DATE: Friday, January 16, 2015
TIME: 12:20 pm - 1:35 pm
LOCATION: 301 Campbell Hall
"Adventures in Nanoscale Mechanics"
Professor Peter M. Hoffmann
Department of Physics & Astronomy
Wayne State University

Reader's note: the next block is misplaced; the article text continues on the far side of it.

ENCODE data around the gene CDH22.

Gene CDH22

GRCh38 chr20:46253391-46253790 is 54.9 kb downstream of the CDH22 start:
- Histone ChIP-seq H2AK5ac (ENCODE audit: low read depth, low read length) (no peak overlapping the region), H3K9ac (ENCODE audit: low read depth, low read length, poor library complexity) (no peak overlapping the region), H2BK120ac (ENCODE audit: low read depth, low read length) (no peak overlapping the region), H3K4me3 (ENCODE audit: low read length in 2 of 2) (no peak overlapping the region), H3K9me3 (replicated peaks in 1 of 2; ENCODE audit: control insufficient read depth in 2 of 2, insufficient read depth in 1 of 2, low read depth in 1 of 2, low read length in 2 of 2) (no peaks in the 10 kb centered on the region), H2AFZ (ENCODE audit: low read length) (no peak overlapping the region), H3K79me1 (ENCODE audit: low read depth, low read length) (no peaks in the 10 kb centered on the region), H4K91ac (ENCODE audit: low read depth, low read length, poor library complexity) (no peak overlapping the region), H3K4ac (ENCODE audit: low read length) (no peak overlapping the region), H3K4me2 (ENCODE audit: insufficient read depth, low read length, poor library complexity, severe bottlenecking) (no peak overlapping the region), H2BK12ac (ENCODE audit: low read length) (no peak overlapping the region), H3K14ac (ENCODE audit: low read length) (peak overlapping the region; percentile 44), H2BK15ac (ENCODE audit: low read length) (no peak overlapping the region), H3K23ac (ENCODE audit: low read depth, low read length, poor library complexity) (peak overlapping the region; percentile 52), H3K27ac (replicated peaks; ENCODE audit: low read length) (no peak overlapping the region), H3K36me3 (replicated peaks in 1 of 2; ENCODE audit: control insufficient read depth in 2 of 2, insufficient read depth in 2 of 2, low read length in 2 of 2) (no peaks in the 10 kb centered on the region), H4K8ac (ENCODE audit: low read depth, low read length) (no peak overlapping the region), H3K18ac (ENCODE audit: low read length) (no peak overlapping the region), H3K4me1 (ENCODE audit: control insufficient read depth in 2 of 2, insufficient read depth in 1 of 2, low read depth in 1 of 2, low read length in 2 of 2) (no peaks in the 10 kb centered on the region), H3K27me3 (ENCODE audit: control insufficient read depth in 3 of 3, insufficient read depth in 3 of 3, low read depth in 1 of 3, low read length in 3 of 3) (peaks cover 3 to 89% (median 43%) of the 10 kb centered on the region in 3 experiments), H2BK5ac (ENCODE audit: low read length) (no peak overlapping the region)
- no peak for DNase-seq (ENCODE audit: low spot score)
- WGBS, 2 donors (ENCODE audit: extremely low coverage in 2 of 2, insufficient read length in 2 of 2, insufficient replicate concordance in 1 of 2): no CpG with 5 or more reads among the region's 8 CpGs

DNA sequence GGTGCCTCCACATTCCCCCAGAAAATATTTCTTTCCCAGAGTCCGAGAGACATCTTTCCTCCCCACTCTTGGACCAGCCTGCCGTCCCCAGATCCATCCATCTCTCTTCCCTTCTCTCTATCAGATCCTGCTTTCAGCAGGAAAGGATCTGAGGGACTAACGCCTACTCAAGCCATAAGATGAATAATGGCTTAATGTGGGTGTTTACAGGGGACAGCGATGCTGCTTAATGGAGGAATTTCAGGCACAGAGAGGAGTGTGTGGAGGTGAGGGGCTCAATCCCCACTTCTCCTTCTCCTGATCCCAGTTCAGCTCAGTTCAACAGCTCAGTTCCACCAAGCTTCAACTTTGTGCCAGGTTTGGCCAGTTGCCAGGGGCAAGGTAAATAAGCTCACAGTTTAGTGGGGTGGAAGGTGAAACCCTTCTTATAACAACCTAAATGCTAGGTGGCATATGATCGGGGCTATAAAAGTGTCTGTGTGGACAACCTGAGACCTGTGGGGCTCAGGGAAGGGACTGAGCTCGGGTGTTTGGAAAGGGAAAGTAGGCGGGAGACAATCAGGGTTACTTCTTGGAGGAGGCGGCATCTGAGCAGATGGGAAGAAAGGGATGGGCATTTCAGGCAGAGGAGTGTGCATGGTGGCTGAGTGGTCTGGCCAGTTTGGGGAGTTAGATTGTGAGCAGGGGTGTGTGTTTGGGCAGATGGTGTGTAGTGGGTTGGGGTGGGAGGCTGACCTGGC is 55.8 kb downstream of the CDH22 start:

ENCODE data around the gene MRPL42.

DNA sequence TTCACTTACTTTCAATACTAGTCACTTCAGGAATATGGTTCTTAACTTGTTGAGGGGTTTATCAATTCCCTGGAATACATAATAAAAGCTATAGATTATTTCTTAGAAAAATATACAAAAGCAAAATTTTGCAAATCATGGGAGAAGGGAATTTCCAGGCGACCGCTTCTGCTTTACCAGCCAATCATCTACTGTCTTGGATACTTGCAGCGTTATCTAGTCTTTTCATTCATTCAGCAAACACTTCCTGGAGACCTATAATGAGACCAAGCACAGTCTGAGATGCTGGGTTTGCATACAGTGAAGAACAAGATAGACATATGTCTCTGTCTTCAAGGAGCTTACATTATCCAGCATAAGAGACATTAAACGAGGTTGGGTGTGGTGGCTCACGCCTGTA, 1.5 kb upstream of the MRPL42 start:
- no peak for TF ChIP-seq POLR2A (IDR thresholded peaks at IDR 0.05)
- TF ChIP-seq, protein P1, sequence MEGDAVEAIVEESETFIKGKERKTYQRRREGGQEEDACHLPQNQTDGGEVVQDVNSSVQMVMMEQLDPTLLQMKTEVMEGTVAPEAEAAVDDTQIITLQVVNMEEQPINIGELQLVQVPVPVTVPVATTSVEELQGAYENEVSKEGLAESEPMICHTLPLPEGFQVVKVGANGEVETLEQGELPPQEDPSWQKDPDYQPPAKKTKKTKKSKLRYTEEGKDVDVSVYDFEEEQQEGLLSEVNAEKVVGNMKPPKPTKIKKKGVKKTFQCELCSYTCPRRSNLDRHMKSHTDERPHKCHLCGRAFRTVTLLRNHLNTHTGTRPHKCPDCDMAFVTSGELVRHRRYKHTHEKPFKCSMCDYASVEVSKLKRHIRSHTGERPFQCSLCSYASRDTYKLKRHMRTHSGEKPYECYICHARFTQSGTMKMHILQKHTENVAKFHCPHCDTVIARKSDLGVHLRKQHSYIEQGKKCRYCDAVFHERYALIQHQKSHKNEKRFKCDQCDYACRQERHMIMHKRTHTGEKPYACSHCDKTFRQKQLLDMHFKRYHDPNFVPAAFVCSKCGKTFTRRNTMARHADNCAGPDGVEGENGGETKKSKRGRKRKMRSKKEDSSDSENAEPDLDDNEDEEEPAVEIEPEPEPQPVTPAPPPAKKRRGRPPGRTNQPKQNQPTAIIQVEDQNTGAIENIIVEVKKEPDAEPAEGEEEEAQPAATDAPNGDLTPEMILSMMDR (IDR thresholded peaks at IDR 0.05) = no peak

The mechanics of even simple systems, such as pure liquids, can exhibit surprising behavior at the nanoscale. Nanoconfined liquids are of great interest in biology, tribology, geology and nanoscience, but their mechanical and dynamical behavior is not well understood. In our lab, we have developed, built and used novel atomic force microscopy (AFM) techniques to measure the nanomechanics of liquids confined to nanoscale spaces. We have discovered novel behavior, including a prominent dynamic transition from viscous to elastic behavior at extremely slow compression speeds, indicating relaxation times many orders of magnitude slower than molecular collision times. This behavior is likely due to molecules being forced to move collectively and is reminiscent of supercooled liquids close to the glass transition. I will also briefly discuss our research on single molecule measurements of ligand-protein interactions, where we are currently developing capabilities to perform measurement on live cells and to combine AFM with fluorescence microscopy.